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Unrelenting gloom relieved only occasionally by wrenching trauma; somehow, though, Hannah’s storytelling chops keep the...


Hannah’s sequel to Firefly Lane (2008) demonstrates that those who ignore family history are often condemned to repeat it.

When we last left Kate and Tully, the best friends portrayed in Firefly Lane, the friendship was on rocky ground. Now Kate has died of cancer, and Tully, whose once-stellar TV talk show career is in free fall, is wracked with guilt over her failure to be there for Kate until her very last days. Kate’s death has cemented the distrust between her husband, Johnny, and daughter Marah, who expresses her grief by cutting herself and dropping out of college to hang out with goth poet Paxton. Told mostly in flashbacks by Tully, Johnny, Marah and Tully’s long-estranged mother, Dorothy, aka Cloud, the story piles up disasters like the derailment of a high-speed train. Increasingly addicted to prescription sedatives and alcohol, Tully crashes her car and now hovers near death, attended by Kate’s spirit, as the other characters gather to see what their shortsightedness has wrought. We learn that Tully had tried to parent Marah after her father no longer could. Her hard-drinking decline was triggered by Johnny’s anger at her for keeping Marah and Paxton’s liaison secret. Johnny realizes that he only exacerbated Marah’s depression by uprooting the family from their Seattle home. Unexpectedly, Cloud, who rebuffed Tully’s every attempt to reconcile, also appears at her daughter’s bedside. Sixty-nine years old and finally sober, Cloud details for the first time the abusive childhood, complete with commitments to mental hospitals and electroshock treatments, that led to her life as a junkie lowlife and punching bag for trailer-trash men. Although powerful, Cloud’s largely peripheral story deflects focus away from the main conflict, as if Hannah was loath to tackle the intractable thicket in which she mired her main characters.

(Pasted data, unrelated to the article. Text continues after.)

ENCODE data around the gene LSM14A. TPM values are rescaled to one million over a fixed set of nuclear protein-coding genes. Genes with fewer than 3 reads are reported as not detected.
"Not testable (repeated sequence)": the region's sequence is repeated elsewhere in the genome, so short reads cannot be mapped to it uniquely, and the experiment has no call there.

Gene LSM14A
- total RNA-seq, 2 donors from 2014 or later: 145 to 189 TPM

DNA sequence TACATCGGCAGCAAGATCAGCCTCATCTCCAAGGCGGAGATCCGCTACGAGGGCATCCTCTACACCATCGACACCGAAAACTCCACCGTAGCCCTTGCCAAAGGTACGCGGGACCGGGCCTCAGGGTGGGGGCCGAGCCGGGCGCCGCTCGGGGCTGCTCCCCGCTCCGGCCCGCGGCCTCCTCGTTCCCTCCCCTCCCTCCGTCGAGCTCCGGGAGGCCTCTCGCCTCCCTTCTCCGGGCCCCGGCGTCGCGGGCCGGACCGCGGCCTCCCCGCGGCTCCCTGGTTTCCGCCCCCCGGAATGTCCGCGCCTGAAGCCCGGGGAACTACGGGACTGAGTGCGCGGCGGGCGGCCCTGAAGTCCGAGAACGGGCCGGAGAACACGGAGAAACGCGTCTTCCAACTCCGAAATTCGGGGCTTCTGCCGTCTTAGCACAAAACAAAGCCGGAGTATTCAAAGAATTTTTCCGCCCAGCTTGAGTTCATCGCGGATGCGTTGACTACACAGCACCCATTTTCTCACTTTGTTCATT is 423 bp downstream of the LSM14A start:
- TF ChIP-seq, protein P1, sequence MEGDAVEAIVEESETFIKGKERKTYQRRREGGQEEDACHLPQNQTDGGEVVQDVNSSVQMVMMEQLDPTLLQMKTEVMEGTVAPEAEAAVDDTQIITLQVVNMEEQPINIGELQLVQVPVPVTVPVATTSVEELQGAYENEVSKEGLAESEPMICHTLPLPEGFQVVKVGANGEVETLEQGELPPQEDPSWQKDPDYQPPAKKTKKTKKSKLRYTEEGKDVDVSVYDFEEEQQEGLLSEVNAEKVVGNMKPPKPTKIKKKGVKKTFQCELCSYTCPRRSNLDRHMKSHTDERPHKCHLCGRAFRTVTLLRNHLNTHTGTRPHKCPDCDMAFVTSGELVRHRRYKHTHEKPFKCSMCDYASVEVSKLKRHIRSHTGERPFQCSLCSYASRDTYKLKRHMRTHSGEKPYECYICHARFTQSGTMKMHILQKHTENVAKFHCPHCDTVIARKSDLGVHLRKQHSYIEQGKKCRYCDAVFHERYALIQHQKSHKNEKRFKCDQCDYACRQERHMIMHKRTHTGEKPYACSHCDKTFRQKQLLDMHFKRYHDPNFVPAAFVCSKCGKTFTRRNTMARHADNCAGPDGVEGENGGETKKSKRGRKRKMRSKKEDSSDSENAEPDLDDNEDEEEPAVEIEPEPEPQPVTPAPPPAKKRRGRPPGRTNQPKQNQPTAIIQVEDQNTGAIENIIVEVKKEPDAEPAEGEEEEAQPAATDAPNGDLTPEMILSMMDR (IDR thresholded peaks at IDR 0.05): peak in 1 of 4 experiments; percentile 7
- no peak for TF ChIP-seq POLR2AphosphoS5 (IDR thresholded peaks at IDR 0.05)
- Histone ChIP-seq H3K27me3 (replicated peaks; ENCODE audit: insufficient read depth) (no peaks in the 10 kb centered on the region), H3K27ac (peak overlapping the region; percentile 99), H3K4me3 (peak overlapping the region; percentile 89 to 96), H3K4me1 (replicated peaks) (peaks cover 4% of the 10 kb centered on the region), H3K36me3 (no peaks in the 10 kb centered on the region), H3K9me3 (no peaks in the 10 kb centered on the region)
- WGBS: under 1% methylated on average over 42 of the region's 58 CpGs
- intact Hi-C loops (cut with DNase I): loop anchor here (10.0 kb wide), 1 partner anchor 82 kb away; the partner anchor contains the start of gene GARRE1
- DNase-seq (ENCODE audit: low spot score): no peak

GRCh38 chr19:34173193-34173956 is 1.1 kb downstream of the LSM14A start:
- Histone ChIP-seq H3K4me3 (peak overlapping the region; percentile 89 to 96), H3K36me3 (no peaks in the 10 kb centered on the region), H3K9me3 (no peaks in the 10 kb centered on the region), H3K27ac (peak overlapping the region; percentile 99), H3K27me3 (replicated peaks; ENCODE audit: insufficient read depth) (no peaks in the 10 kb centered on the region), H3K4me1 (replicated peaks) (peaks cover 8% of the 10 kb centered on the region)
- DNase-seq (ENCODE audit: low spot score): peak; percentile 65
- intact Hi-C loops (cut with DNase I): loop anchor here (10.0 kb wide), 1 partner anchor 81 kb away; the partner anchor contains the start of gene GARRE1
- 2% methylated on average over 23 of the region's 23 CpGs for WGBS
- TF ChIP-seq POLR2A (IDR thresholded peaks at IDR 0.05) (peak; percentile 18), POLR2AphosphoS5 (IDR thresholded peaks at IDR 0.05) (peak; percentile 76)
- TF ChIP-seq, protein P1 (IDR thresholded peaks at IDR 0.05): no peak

Unrelenting gloom relieved only occasionally by wrenching trauma; somehow, though, Hannah’s storytelling chops keep the pages turning even as readers begin to resent being drawn into this masochistic morass.

Pub Date: April 23, 2013

ISBN: 978-0-312-57721-6

Page Count: 416

Publisher: St. Martin's

Review Posted Online: Feb. 18, 2013

Kirkus Reviews Issue: March 1, 2013